- Naneu’s Adventure Series - We reviewed one of Naneu’s bags two years ago and we were pretty impressed. Even so, the small company hasn’t been making too many waves over the past few years, so I consider myself pleasantly surprised to see their latest offerings at the Expo. They recently re-designed their already award-winning K5 bag (now the K5 v2 80.L) and introduced a new bag, the Outlander 50.L. Both are bags for high-adventure backpacking photographers with a lot to offer. They have a modular design that is essentially a 3-in-1 camera bag (pack it all, day pack it with the main frame in camp, or waist bag it when hiking across those inspiring vistas). Both also sport a back plate with good air flow and support, plus a rain cover to really keep out the elements. The modular approach makes it ideal for a backpacker, and Naneu really did wonders to improve upon their earlier design – proof that they listen to their customers and their reviewers. Please note that at the time of this writing, the news of the K5 v.2 and the Outlander is so new that their website has yet to be updated. Even so, I encourage all high-adventure backpackers to keep an eye out. No one – not even Lowepro – has come up with a better bag to address the needs of both the backpacker and the photographer.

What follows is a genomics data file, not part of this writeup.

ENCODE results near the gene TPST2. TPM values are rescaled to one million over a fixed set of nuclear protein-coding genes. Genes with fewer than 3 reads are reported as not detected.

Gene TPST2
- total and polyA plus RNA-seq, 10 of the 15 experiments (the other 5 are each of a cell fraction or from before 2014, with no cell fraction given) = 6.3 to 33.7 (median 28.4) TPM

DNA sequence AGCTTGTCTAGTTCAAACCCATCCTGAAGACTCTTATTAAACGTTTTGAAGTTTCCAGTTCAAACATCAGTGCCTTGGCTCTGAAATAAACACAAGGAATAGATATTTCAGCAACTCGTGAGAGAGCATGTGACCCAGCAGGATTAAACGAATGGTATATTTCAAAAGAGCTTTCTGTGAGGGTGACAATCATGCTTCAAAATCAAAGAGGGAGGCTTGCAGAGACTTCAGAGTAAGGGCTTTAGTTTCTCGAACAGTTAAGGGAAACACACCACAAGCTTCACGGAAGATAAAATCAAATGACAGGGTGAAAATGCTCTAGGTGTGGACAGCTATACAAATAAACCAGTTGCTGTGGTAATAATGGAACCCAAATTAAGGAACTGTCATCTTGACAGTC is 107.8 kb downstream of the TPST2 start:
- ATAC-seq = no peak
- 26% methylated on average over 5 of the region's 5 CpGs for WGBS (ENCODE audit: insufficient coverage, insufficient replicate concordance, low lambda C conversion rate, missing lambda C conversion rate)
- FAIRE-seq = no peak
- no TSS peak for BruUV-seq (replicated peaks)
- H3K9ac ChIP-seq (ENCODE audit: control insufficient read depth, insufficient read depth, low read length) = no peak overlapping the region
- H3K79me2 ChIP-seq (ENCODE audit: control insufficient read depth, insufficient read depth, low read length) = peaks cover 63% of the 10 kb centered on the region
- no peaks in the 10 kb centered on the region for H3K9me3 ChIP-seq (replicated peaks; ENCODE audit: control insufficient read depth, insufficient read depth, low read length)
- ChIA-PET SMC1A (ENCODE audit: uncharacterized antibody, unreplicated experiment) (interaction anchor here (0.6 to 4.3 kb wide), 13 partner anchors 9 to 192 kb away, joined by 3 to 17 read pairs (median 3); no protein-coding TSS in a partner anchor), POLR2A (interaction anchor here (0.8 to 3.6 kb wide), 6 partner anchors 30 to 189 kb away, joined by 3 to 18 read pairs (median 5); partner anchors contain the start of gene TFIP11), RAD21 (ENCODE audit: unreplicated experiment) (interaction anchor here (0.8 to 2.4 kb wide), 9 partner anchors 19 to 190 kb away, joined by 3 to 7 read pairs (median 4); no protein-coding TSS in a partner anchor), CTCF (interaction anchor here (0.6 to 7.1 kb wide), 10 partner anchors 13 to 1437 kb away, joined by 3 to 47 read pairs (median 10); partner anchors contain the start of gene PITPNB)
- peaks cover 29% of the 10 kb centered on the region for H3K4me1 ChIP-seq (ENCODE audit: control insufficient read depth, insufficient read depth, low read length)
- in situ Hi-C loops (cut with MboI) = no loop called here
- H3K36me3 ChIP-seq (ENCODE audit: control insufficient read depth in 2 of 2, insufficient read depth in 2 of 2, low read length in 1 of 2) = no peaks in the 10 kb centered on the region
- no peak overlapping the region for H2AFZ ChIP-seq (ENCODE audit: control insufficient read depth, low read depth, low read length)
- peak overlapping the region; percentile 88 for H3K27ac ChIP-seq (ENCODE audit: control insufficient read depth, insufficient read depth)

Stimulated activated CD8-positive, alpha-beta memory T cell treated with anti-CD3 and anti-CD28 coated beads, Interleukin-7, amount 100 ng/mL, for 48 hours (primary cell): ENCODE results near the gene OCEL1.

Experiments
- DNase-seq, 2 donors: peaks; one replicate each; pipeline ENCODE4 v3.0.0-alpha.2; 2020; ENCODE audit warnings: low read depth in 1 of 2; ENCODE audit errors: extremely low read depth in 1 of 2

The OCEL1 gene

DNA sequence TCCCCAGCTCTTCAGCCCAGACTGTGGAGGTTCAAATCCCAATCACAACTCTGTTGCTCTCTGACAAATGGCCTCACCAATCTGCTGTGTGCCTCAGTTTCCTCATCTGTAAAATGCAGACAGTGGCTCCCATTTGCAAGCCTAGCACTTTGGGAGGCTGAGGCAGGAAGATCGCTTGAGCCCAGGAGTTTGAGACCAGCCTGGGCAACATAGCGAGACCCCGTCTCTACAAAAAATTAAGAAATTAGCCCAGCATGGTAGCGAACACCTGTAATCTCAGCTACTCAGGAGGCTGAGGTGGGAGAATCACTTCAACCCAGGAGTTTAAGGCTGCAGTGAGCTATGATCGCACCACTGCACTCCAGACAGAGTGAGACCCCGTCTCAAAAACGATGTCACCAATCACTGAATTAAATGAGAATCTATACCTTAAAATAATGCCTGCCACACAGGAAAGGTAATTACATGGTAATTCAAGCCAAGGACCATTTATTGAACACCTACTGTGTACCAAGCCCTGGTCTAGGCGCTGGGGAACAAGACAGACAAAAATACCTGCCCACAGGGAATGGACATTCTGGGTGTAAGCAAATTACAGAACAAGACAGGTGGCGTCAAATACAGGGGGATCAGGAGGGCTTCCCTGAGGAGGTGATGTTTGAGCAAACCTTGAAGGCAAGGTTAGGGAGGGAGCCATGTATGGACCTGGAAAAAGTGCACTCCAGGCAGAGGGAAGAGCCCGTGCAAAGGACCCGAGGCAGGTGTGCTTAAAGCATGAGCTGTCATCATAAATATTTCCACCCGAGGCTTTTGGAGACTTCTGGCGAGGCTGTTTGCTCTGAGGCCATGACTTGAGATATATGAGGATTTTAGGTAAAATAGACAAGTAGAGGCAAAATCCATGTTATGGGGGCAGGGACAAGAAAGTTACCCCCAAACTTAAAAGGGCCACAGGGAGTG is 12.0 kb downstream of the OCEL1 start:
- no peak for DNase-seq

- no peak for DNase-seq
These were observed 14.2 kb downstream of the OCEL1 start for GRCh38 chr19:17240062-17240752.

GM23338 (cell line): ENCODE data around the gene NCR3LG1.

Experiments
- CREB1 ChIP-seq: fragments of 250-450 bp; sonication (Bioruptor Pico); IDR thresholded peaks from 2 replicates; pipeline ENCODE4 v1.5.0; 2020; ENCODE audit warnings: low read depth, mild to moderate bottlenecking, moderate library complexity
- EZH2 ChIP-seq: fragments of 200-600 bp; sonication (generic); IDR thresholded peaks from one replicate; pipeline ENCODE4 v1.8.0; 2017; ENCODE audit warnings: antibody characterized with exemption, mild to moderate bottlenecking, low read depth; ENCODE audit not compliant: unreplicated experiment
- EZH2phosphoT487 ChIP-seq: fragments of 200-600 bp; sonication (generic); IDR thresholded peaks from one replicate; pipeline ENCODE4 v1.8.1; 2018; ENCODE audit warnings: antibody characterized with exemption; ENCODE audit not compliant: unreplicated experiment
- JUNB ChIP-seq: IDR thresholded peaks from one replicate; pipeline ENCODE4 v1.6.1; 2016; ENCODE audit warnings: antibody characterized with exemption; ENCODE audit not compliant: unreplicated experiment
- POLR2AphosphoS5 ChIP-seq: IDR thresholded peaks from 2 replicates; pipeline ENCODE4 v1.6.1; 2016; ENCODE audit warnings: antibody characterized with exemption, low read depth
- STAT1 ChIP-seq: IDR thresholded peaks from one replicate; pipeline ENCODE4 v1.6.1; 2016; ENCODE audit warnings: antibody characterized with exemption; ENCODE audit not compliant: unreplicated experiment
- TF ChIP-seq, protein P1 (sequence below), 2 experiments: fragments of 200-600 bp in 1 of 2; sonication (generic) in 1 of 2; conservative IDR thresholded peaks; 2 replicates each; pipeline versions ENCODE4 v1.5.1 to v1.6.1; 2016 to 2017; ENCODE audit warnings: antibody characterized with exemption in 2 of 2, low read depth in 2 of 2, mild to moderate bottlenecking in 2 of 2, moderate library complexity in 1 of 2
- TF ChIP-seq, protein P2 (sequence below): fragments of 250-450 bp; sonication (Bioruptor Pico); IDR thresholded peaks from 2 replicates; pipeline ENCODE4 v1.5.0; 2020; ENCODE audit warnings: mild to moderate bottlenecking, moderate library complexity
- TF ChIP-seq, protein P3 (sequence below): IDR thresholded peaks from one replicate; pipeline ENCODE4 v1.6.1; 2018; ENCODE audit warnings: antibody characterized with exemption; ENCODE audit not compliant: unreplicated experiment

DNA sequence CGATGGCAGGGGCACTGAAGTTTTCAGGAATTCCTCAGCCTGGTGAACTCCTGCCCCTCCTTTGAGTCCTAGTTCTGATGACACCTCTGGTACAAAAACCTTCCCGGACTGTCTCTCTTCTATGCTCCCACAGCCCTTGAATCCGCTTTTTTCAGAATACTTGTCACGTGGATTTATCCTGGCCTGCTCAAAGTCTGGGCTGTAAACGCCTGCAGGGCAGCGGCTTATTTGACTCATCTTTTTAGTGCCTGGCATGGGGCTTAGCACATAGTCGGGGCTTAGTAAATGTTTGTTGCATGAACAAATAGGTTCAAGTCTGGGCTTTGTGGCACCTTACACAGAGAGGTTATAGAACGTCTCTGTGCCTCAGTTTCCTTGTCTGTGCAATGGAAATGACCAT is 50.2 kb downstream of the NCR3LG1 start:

There was a great deal of speculation at the show about the economy’s impact on the market. The show was smaller, but there was still a lot of foot traffic and all of the booth staff seemed to agree. One thing that can be said about the industry is that there seems to be a lot of great innovation. The cameras and lenses continue to improve, of course. But there are a lot of great accessory innovations recently released products on the market. This is a good sign for the industry. And it’s a good sign for you and I as well. We’ll try to get our hands on some of these products to get some more in-depth reviews for you in the months to come. As always, PDN Photo Plus Expo did not disappoint.